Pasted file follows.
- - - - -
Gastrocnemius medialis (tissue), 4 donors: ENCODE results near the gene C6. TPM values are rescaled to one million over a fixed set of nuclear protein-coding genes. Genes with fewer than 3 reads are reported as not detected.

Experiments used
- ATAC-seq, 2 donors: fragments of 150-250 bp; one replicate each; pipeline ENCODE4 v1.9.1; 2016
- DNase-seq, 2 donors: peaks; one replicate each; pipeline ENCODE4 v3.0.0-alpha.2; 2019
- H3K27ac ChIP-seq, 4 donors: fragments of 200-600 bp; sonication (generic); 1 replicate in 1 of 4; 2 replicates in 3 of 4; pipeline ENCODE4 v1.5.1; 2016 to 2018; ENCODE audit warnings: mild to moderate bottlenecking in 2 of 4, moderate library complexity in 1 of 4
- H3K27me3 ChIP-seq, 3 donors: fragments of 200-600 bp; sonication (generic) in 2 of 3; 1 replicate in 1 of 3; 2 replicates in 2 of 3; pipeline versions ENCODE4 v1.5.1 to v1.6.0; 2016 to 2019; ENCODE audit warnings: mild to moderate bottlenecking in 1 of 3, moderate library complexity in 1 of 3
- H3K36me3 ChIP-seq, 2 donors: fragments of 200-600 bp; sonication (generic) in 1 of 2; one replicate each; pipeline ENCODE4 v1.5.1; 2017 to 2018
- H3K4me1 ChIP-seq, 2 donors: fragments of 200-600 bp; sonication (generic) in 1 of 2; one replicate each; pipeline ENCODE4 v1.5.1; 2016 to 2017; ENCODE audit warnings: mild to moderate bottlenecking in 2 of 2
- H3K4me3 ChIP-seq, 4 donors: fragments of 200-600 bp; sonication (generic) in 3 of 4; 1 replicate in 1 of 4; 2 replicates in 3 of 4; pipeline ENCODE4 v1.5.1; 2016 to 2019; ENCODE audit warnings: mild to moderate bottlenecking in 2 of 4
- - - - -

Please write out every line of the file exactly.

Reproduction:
Gastrocnemius medialis (tissue), 4 donors: ENCODE results near the gene C6. TPM values are rescaled to one million over a fixed set of nuclear protein-coding genes. Genes with fewer than 3 reads are reported as not detected.

Experiments used
- ATAC-seq, 2 donors: fragments of 150-250 bp; one replicate each; pipeline ENCODE4 v1.9.1; 2016
- DNase-seq, 2 donors: peaks; one replicate each; pipeline ENCODE4 v3.0.0-alpha.2; 2019
- H3K27ac ChIP-seq, 4 donors: fragments of 200-600 bp; sonication (generic); 1 replicate in 1 of 4; 2 replicates in 3 of 4; pipeline ENCODE4 v1.5.1; 2016 to 2018; ENCODE audit warnings: mild to moderate bottlenecking in 2 of 4, moderate library complexity in 1 of 4
- H3K27me3 ChIP-seq, 3 donors: fragments of 200-600 bp; sonication (generic) in 2 of 3; 1 replicate in 1 of 3; 2 replicates in 2 of 3; pipeline versions ENCODE4 v1.5.1 to v1.6.0; 2016 to 2019; ENCODE audit warnings: mild to moderate bottlenecking in 1 of 3, moderate library complexity in 1 of 3
- H3K36me3 ChIP-seq, 2 donors: fragments of 200-600 bp; sonication (generic) in 1 of 2; one replicate each; pipeline ENCODE4 v1.5.1; 2017 to 2018
- H3K4me1 ChIP-seq, 2 donors: fragments of 200-600 bp; sonication (generic) in 1 of 2; one replicate each; pipeline ENCODE4 v1.5.1; 2016 to 2017; ENCODE audit warnings: mild to moderate bottlenecking in 2 of 2
- H3K4me3 ChIP-seq, 4 donors: fragments of 200-600 bp; sonication (generic) in 3 of 4; 1 replicate in 1 of 4; 2 replicates in 3 of 4; pipeline ENCODE4 v1.5.1; 2016 to 2019; ENCODE audit warnings: mild to moderate bottlenecking in 2 of 4